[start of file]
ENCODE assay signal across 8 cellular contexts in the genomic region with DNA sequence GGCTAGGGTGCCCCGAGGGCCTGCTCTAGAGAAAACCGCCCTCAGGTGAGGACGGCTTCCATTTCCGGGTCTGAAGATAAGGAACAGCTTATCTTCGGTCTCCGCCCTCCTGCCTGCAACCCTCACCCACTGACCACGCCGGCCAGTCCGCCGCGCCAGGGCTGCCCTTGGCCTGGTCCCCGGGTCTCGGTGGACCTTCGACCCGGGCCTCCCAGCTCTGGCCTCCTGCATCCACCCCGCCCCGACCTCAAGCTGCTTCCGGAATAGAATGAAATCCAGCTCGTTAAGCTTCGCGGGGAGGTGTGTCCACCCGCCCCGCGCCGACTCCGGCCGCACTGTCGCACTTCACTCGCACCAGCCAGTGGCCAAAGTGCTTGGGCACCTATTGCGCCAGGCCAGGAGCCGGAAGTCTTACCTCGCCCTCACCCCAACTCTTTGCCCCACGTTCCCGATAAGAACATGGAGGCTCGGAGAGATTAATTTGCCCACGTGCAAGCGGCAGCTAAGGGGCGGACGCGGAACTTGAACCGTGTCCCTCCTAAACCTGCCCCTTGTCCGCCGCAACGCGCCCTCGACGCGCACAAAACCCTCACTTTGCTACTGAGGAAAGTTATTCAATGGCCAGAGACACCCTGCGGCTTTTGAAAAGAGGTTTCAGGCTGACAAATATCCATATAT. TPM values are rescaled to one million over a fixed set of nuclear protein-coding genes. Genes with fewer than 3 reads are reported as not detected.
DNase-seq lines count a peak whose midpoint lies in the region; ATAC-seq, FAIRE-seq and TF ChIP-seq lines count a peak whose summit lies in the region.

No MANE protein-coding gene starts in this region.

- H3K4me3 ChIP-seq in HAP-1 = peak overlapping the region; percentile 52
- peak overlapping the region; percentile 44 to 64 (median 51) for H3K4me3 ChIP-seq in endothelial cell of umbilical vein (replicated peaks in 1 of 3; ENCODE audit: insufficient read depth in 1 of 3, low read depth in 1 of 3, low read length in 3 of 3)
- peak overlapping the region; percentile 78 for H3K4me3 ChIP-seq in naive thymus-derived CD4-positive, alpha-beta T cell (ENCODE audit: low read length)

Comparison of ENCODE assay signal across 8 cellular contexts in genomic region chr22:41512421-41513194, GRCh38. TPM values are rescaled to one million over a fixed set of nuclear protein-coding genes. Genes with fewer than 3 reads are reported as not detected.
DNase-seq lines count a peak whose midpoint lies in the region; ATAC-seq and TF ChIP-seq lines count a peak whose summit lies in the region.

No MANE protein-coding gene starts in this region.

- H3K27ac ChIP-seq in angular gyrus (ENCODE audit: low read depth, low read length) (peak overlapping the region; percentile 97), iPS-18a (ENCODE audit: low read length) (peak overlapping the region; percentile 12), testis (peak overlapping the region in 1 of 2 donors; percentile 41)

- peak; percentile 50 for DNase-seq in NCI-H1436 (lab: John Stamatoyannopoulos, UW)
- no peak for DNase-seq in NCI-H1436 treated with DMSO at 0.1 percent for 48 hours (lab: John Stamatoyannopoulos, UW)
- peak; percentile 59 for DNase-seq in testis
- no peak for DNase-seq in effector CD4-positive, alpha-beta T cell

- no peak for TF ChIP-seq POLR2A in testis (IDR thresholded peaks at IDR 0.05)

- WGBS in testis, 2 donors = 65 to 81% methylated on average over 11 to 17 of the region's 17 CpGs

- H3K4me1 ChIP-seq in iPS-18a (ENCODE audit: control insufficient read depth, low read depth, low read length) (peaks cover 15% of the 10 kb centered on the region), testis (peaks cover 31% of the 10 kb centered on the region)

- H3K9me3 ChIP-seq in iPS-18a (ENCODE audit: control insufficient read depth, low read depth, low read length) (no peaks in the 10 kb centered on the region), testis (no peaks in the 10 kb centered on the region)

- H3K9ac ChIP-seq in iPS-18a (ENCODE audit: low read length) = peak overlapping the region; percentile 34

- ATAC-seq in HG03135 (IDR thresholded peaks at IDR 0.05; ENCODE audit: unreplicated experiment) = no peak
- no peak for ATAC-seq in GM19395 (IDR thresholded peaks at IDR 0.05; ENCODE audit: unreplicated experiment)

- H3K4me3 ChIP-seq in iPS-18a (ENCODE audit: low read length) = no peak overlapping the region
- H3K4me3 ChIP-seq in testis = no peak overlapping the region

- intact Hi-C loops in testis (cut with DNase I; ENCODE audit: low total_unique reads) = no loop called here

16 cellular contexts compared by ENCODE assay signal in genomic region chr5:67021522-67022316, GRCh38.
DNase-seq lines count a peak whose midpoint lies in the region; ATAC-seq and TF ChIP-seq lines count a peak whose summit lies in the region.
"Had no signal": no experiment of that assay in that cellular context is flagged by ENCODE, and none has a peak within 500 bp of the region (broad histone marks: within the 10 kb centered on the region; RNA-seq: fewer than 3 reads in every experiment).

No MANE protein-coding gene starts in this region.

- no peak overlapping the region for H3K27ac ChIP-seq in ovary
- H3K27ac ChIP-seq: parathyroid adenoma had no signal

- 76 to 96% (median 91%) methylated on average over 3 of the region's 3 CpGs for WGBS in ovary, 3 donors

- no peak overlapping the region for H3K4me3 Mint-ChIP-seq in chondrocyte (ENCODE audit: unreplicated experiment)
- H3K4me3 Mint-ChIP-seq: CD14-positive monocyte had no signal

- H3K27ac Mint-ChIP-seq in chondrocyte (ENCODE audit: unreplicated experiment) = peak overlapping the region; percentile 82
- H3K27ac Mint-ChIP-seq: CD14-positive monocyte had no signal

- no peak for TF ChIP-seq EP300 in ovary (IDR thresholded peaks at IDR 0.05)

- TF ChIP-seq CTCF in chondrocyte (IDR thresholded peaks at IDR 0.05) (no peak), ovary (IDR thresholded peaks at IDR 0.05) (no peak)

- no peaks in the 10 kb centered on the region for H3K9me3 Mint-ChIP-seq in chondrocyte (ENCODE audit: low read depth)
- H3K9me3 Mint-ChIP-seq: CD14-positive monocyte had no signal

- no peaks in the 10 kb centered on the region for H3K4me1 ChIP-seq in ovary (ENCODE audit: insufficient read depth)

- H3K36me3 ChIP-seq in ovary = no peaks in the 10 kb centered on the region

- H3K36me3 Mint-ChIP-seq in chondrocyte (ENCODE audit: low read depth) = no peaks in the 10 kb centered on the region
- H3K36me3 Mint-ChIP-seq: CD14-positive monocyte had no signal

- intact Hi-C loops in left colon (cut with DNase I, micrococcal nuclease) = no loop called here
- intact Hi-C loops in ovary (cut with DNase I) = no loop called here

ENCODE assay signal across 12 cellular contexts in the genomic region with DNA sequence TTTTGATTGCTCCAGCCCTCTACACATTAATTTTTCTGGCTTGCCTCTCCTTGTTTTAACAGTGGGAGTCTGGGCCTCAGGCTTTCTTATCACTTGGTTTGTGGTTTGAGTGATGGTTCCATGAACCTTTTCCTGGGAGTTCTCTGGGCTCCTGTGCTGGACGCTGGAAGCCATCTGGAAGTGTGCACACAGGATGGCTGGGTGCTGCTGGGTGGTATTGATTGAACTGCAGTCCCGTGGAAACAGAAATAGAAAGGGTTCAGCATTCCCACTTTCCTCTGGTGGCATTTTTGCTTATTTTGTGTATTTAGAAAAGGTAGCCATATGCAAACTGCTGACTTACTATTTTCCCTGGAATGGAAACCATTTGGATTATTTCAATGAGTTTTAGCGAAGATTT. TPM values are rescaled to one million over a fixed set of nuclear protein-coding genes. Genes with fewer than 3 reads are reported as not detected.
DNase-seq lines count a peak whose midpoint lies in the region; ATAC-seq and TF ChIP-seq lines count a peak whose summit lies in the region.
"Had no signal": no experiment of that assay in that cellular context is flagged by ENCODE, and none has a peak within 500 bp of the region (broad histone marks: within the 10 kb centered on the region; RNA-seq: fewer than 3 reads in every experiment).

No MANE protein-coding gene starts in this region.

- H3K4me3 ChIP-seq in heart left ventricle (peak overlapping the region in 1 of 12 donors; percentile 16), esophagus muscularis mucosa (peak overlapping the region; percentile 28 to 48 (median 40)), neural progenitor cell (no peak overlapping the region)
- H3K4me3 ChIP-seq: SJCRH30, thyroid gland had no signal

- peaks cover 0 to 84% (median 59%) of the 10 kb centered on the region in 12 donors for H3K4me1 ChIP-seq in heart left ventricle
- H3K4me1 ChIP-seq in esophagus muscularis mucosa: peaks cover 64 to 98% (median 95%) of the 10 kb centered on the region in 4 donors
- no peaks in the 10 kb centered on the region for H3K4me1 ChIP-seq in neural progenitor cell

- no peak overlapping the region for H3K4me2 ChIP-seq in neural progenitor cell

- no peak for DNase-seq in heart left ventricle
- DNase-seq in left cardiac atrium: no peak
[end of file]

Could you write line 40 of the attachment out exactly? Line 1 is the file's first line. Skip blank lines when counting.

- no peaks in the 10 kb centered on the region for H3K4me1 ChIP-seq in ovary (ENCODE audit: insufficient read depth)